Stubborn Viking Hair

As I now close in on 190 hours of facial electrolysis, I look back on my naive optimism from two years ago.

Still a long ways to go,* although these days I rarely shave as long as I’m getting two hours of work done each week.

But the remaining hair is pretty translucent, making it hard for my electrologist to find, so I have to let it grow longer . Thankfully, it’s not terribly visible, but the feel of it — and the gender dysphoria it triggers — isn’t much fun.

* Hoping that I’ll be finished up in another six months or so. It’s a triumph of hope over experience, since my “stubborn Viking hair” as she calls it, is not giving up without a considerable fight.

Reflections On Gratitude

This time last year, I was a bit of an emotional wreck as I felt my masculine self slipping away. Obviously, it’s something that I desired, but at the same time there was a tangible and acute sense of loss and grieving that’s incredibly hard to describe. I could not be who I am today without his decades of self-sacrifice, and willingness to step aside for me. So I offer my gratitude once again:

Thank you for the gift of my life. I love you so very much. I will always cherish and protect your memory, and this soul you’ve given me. As I delight in this increasingly feminine body, I think warmly of you. You may not have ever fathered a child, but you were a loving brother and father-figure to your sister who is now taking her place in the world.

You have done so, so much for me. You will always be a part of me, and I will always honor your life and respect your journey. Now your journey’s end is in sight. As the days count down, I sense you fading into me, subsuming yourself, growing fainter. Sweet surrender… well, more like bittersweet surrender. But more sweet than bitter.

Enjoy your soon-to-come retirement. You did an exceedingly hard job, you did it well, you did it until you couldn’t any more. You deserve peace, rest and comfort.

I’d like to think he’s off enjoying his retirement, drink in his hand, toes in the sand, on some beach somewhere. Gone, but definitely not forgotten.

Bottom Surgery 101

I know people probably have questions about bottom surgery, after yesterday’s post, so I wanted to shed light on something that’s probably pretty mysterious for most cisgender people. I will talk about some specifics of the procedure and its recovery, but hopefully not in a way that will squick people out. Nonetheless, if you’re squeamish, you might want to sit this one out.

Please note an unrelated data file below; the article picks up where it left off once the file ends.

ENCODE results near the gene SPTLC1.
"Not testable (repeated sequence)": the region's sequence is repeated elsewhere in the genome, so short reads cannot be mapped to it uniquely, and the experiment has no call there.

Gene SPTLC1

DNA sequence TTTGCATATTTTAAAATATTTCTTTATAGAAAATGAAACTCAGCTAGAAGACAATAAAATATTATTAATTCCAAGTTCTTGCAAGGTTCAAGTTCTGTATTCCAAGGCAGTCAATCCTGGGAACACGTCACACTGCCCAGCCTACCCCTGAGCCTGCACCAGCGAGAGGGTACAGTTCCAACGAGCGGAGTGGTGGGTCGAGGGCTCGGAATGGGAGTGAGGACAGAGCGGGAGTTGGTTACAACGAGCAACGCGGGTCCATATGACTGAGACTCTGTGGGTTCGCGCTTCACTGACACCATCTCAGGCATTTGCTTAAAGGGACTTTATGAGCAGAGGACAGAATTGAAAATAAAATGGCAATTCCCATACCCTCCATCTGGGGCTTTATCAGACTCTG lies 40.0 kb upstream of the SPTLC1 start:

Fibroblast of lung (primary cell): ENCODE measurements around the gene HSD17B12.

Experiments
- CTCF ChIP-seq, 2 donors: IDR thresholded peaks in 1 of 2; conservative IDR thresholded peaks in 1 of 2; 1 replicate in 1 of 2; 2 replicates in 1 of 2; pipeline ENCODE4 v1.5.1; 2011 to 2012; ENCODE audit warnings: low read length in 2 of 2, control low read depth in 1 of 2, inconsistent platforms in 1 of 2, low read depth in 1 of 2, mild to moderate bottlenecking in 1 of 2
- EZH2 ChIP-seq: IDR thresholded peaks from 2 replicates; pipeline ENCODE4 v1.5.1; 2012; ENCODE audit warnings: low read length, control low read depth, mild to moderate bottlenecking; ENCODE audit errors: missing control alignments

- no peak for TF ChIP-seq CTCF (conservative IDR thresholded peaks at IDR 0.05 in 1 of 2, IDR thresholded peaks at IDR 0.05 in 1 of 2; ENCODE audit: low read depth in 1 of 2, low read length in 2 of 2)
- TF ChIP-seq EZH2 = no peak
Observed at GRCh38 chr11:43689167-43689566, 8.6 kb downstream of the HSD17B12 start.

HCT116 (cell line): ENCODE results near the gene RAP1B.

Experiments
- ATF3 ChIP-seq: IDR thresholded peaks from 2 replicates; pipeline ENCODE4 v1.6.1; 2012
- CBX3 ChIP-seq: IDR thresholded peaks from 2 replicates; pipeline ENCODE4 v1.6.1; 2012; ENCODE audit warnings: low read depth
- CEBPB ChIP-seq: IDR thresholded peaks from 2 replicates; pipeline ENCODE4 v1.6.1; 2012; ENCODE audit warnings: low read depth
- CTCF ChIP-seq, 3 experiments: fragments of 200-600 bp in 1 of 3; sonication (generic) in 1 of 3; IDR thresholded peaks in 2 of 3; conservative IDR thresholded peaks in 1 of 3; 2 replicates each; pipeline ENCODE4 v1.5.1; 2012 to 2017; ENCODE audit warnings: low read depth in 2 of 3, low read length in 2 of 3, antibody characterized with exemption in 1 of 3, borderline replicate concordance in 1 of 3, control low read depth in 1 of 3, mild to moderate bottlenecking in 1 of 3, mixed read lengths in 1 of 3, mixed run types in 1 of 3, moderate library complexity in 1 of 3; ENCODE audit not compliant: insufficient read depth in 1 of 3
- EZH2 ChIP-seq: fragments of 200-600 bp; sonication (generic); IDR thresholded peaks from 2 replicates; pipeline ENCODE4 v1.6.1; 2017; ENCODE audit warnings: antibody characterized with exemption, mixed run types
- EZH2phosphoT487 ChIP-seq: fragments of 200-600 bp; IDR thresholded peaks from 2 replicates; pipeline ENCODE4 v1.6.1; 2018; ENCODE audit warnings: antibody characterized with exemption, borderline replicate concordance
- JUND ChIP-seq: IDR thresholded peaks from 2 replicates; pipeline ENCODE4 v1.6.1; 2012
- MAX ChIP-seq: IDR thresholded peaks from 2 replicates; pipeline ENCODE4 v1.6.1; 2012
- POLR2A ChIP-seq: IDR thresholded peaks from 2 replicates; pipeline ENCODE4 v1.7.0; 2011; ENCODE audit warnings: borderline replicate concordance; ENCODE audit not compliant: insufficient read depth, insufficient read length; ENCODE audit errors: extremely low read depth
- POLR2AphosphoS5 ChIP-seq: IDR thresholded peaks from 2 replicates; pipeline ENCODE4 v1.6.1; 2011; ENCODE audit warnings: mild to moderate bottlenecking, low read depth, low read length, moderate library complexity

OK, so what is bottom surgery? For trans woman, it’s creating a vagina and vulva out of male genital tissue. It’s not cut off, it’s reused. (I’ll talk about trans men later.) It’s commonly been referred to as sexual reassignment surgery, or more recently, gender confirmation surgery a term I’m personally not fond of because I know my gender identity regardless of what pink bits I have. The antiquated term, “sex change,” is one to avoid using.

Why go to Thailand? Short answer: If you were re-arranging the furniture, wouldn’t you want to go to the best surgeon you can find? While there are some excellent surgeons in the U.S. (and more surgeons are learning the procedure), surgeons in Thailand are usually using a technique that’s more advanced (the Thais have been pioneers in this field). Generally the results have better aesthetics, are better at retaining sensation, and involve a single surgery, rather than two months of surgery several months apart. The trade-off is that it’s a tougher recovery because more work is being done at once.

Does it look “natural” and perform “naturally”? Yes, definitely. (Trust me I’ve looked a more than my fair share of post-surgery pics when doing research.) Obviously there are some scars, most notably along the creases of the leg, but after healing, they’re surprisingly invisible. As far as the second question, usually you end up with the same depth as a factory-installed version, however it is a bit less stretchy, and some more adventurous forms of penetration are probably off the table. However, it doesn’t really self-lubricant to same degree, so lube is a must. Also, state the obvious, no, it doesn’t menstruate — one aspect of womanhood, I’m happy to miss out on — although it can it vulnerable to yeast infections, etc.

How do they do it? Contrary to popular lore, they don’t cut it off, rather the tissue is reused. The “penile inversion” technique that’s widely used in the U.S. is exactly what it sounds like: They essentially turn the penis inside out, strip away unneeded tissue — e.g. the erectile tissue — and reform that into a vagina and clitoris, as well as reroute the urethra into the proper location. Dr. Suporn invented the “Chouburi Flap” technique, now used by other Thai surgeons, which does things somewhat differently and places a premium on “mapping” tissue to it’s equivalent place, e.g. the foreskin and glans are similar tissue to that of the inner labia, so it’s used to create them. The technique also emphasizes making sure the appropriate levels of sensation are in the right place, e.g. the vulva is more sensitive than the vagina, and that the vagina uses more sensitive tissue near the opening and less further back (just like the factory-installed version). If there’s not enough genital donor tissue, then they may use skin grafts from other parts of the body. I’m not sure if it’s part of the Chonburi Flap technique per se, but Thai surgeons are adapt at stripping away the layer of skin (dermis) of scrotal tissue where the hair follicles are, eliminating the for genital electrolysis <shudders> pre-surgery. Either is necessary to prevent hair from growing inside the neo-vagina.